When using Monte Carlo simulation, run simulations with both likely scenarios and "what-if" scenarios, such as a stock market crash, to get a more accurate sense of the possible portfolio you will have to draw from in retirement.
Final Thoughts on Monte Carlo Simulations
Using financial planning software and retirement planners that use this unique forecasting model can provide a better indication of your financial security in retirement than relying on average annual rates of returns alone.
However, it's based on assumptions and is not a guarantee of success. There's no surefire way to predict whether the market will perform as it did in any of the simulations. In addition, a divorce, the onset of a disability, the death of the primary income provider, or another serious personal financial impact can substantially reduce the odds of retirement success that are spit out by these simulations.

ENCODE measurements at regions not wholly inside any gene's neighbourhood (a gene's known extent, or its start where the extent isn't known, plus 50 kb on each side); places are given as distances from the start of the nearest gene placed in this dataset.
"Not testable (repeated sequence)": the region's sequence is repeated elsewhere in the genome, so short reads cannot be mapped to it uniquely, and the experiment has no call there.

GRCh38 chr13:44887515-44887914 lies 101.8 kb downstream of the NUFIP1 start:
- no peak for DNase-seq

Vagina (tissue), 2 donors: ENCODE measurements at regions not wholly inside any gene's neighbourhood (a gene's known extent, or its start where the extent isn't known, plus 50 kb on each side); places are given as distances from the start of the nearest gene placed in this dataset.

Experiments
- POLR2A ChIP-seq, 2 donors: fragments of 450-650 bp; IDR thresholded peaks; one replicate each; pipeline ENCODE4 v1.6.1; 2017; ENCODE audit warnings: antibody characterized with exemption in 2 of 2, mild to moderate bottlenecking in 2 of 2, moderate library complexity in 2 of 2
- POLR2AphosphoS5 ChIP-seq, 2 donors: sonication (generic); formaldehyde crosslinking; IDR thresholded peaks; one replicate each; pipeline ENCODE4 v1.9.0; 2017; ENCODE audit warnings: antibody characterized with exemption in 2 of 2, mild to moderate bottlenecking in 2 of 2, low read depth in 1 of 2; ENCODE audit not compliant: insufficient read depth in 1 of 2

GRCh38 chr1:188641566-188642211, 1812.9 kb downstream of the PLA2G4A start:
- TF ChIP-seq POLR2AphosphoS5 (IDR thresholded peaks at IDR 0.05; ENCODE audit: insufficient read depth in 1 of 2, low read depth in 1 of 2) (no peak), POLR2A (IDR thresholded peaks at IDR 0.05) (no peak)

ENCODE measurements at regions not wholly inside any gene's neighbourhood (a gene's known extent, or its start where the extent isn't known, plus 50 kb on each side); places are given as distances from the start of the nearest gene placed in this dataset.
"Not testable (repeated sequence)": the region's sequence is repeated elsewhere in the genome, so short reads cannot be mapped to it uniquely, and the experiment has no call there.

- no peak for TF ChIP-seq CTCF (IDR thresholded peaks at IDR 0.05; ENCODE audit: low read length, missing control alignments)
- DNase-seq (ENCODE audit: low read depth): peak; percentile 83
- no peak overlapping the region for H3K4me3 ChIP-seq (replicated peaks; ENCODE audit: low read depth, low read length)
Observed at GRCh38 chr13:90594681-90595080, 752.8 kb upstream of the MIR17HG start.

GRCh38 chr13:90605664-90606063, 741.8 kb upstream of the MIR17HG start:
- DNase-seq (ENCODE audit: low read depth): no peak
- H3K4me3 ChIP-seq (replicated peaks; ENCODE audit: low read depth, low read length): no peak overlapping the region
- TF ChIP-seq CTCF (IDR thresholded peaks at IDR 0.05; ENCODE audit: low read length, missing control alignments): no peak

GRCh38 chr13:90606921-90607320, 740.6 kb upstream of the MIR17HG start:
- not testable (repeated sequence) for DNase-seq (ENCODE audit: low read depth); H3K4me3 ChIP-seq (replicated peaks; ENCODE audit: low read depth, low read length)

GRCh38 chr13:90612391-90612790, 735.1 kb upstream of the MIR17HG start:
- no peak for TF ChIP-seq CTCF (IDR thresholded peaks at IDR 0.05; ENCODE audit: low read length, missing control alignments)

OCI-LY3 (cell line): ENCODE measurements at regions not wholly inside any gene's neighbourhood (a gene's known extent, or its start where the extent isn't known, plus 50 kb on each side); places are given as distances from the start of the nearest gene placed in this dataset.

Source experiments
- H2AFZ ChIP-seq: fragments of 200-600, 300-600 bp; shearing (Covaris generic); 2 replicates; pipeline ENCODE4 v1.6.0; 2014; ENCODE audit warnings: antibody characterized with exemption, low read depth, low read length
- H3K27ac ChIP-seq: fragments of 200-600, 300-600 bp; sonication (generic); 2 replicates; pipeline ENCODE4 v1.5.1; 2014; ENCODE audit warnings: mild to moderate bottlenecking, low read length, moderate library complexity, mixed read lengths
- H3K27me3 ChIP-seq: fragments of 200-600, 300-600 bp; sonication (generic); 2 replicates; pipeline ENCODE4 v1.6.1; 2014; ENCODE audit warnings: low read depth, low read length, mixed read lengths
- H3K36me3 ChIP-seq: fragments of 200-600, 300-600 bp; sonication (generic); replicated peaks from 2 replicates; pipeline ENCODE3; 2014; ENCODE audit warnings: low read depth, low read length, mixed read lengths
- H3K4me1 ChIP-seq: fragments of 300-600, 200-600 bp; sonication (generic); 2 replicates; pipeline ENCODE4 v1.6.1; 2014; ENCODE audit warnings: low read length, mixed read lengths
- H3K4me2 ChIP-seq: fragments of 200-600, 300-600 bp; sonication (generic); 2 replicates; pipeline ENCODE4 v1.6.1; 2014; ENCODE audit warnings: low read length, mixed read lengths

For all their strengths, Monte Carlo simulations are still based on assumptions that may not bear out in the future.
One way to offset overly favorable assumptions is to factor in multiple what-if scenarios, such as stock market collapses or below-average returns or above-average rates of inflation. In addition, if you encounter a poor set of economic circumstances in your early retirement years, adjust the variables that are your control to ensure that a failure scenario does not occur or that the rate does not increase. Much like with many financial situations, identifying problems early gives you time to remedy them and stretch your nest egg further.